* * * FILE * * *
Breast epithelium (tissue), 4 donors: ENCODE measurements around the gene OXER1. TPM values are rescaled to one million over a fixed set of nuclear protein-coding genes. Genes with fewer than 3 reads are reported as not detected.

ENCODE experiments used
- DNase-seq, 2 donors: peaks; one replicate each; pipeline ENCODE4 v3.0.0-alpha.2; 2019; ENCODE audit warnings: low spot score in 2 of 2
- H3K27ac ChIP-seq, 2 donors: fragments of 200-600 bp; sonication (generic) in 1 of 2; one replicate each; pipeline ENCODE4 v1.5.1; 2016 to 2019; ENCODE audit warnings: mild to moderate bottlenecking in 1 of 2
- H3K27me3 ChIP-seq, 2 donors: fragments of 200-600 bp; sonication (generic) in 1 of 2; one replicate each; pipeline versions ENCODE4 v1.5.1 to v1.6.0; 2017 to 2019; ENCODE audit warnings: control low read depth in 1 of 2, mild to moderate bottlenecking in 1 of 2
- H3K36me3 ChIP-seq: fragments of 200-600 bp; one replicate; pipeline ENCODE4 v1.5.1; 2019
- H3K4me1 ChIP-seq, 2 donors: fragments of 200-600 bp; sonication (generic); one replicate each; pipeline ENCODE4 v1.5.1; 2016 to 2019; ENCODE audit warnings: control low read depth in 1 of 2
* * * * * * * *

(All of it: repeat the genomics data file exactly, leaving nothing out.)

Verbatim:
Breast epithelium (tissue), 4 donors: ENCODE measurements around the gene OXER1. TPM values are rescaled to one million over a fixed set of nuclear protein-coding genes. Genes with fewer than 3 reads are reported as not detected.

ENCODE experiments used
- DNase-seq, 2 donors: peaks; one replicate each; pipeline ENCODE4 v3.0.0-alpha.2; 2019; ENCODE audit warnings: low spot score in 2 of 2
- H3K27ac ChIP-seq, 2 donors: fragments of 200-600 bp; sonication (generic) in 1 of 2; one replicate each; pipeline ENCODE4 v1.5.1; 2016 to 2019; ENCODE audit warnings: mild to moderate bottlenecking in 1 of 2
- H3K27me3 ChIP-seq, 2 donors: fragments of 200-600 bp; sonication (generic) in 1 of 2; one replicate each; pipeline versions ENCODE4 v1.5.1 to v1.6.0; 2017 to 2019; ENCODE audit warnings: control low read depth in 1 of 2, mild to moderate bottlenecking in 1 of 2
- H3K36me3 ChIP-seq: fragments of 200-600 bp; one replicate; pipeline ENCODE4 v1.5.1; 2019
- H3K4me1 ChIP-seq, 2 donors: fragments of 200-600 bp; sonication (generic); one replicate each; pipeline ENCODE4 v1.5.1; 2016 to 2019; ENCODE audit warnings: control low read depth in 1 of 2